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Latest posts by Gardenmaiden

A quick visit to Kew

Posted: 07/03/2014 at 11:20

I agree with scroggin on this point too. We as a family try to go at different times in the year to see what is growing. We recently went to see the butterflies and I must say that if you wear glasses, take a hanky as it is so humid, your glasses will not demist.

We also went to Kew a few years ago now, and were lucky enough to be given a tour of the Herbarium. It was the first time it had been opened to the public in 20 years. We got to see alot of the samples sent back by Darwin, and the staff could not do enough to answer any questions.

Rhubarb, Rhubarb, Rhubarb

Posted: 02/03/2014 at 18:16

Like your rhubarb sanctuary No Expert. Before the tiddlers came along we had a wildlife pond and I planted two Timperly Early rhubarb plants at the edge of it as a non prickly version of Gunnera (having had one at our previous house which was a vicious thug and I dug it out). The rhubarb are now surrounded with anemones, tulips, phlomis, poppies, hellebores, black grass, thalictrum and others. The rhubarb don't mind the cosiness at all, if the huge leaves and long stalks are anything to go by.

Advice needed for a ground covering plant please.

Posted: 28/02/2014 at 12:38

You could also try ajuga. They have bluish flower spikes and come with dark purplish leaves. I planted 4 last year and they have spread.

Anyone have a garden blackbird?

Posted: 28/02/2014 at 12:33

It's obviously not the same as sneaking them, Dove.

We have a pair that visit daily. They both make heavy use of the birdbath, when the obese woodpigeons are not sitting in it. About this time of year we do get 3-4 males in the garden, but its Mrs blackbird who chases off the ones she doesn't like. She looks like she get stressed out when nesting as in summer she always appears with a huge bald patch on top of her head.

the vernon geranium company

Posted: 28/02/2014 at 12:28

Funnily enough I had a geranium catalogue and emails from them yesterday. I unsubscribed and binned it.

Rhubarb, Rhubarb, Rhubarb

Posted: 25/02/2014 at 15:46

You could use a large pot as I know they are expensive. I use something similar in shape to a long tom pot and it works.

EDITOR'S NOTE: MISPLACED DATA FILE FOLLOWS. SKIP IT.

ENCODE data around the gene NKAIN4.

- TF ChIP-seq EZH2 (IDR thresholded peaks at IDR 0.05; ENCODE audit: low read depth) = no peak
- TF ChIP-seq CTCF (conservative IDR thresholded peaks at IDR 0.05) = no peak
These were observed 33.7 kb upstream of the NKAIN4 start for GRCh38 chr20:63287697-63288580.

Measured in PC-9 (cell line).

Mondays pop quiz!

Posted: 24/02/2014 at 15:41

Your top picture of 3/ looks like a hebe. I have pruned one in the past and it didn't look any better or sprout any sideshoots to bush out. Perhaps it might be best to move it.

choisya pruning

Posted: 24/02/2014 at 15:37

Hi, yes I prune when flowering has finished and I tend to do it again later in the summer as it does grow quick when you're not looking. The prunings are good in flower arranging or in wreaths.

Adding colour to grassy bank

Posted: 24/02/2014 at 15:34

You could add ajugas, geraniums, thrift, black grass, ipheion, sedum. My first thought was cornus but they can get large very quickly, though Midwinter Fire or Midwinter Beauty can stay fairly compact.

Rhubarb, Rhubarb, Rhubarb

Posted: 24/02/2014 at 15:28

Timperley Early 99p in a sale, two roots in a bag. Our house already has two other rhubarbs but I don't know which ones they are. I love rhubarb and need to get a mid season and a late one.

Any recommendations on what I should choose?


Discussions started by Gardenmaiden

Plant ID

Mystery plant at the bottom of my garden. I've never seen this before and it isn't something I planted. 
Replies: 13    Views: 258
Last Post: 30/06/2014 at 11:05

Moses in the bulrushes

Replies: 2    Views: 226
Last Post: 06/10/2013 at 11:09


What to do when the plant has gone over 
Replies: 3    Views: 376
Last Post: 13/08/2013 at 20:01
3 threads returned